Myanmar continues capital-market projects despite virus

Myanmar continues capital-market projects despite virus

Foreign investment in Myanmar’s fledging capital markets should increase quickly after the pandemic subsides, as the country pushes ahead with new trading platforms for stocks and bonds, according a Securities and Exchange Commission of Myanmar official.

The Southeast Asian nation started allowing foreigners to invest in equities on March 20 -- four days before the country reported its first coronavirus cases. That’s one reason foreigners purchased shares in only three of the six listed companies as of July 1, with a combined 175 million kyats (US$128,790) worth changing hands, mainly in First Myanmar Investment Co Ltd and Myanmar Thilawa SEZ Holdings Public Ltd.

“If we say we don’t suffer any impacts of Covid-19, then it is just a lie,” Htay Chun, an SEC commissioner, said in a phone interview on Friday. “But it is fair to say that we are not hit as badly as some developed markets.”

Ever Flow River Plc recently made its debut on the Yangon Stock Exchange despite the coronavirus outbreak, and two other companies, one in the telecom sector and the other an infrastructure developer, have also applied for listing, he said, declining to give the names.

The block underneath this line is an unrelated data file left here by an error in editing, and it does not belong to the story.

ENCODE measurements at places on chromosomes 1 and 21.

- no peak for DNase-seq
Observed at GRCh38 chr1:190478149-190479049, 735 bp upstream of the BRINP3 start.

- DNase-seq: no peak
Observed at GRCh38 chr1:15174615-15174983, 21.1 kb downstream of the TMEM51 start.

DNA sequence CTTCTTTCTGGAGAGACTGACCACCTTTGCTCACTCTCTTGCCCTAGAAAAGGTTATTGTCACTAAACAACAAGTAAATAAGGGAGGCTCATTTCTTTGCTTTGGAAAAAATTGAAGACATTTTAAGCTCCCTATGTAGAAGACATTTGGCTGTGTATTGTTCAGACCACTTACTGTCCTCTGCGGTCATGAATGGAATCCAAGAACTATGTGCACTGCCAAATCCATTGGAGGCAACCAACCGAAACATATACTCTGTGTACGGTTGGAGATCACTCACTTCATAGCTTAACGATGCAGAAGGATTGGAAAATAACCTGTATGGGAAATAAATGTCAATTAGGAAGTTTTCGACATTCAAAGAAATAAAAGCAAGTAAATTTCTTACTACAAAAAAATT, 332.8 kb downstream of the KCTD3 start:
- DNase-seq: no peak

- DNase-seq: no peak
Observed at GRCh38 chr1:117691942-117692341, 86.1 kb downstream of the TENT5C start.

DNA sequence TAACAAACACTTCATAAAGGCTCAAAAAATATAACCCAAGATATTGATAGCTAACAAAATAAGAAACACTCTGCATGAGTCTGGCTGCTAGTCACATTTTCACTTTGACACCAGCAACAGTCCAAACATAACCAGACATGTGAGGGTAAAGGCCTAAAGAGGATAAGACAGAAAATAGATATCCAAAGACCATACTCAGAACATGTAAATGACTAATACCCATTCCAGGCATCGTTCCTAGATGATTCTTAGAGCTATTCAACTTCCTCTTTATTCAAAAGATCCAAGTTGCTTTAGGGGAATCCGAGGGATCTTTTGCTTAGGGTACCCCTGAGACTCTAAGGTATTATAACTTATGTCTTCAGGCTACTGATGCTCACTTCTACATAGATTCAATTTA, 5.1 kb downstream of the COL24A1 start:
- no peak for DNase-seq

“Post pandemic, we expect to see three or four new main-board listings every year,” he said. “Listed companies can offer foreign investors as many shares as they want,” though a firm’s designation changes into a “foreign entity” if overseas ownership exceeds 35%.

The planned opening of a “pre-listing board” in August has been pushed back to the final quarter of this year, though the goal of having 10 companies at the outset hasn’t changed, Htay Chun said. A programme of corporate-bonds issuances has also been delayed, but should see a “pilot run” by December with help from the International Finance Corporation, he said.

The central bank’s recent reduction of interest rates should boost investment in Myanmar’s stock and bond markets, as people with bank deposits may seek alternative, the regulator said. That will also “help attract more foreign investors after Covid-19.”


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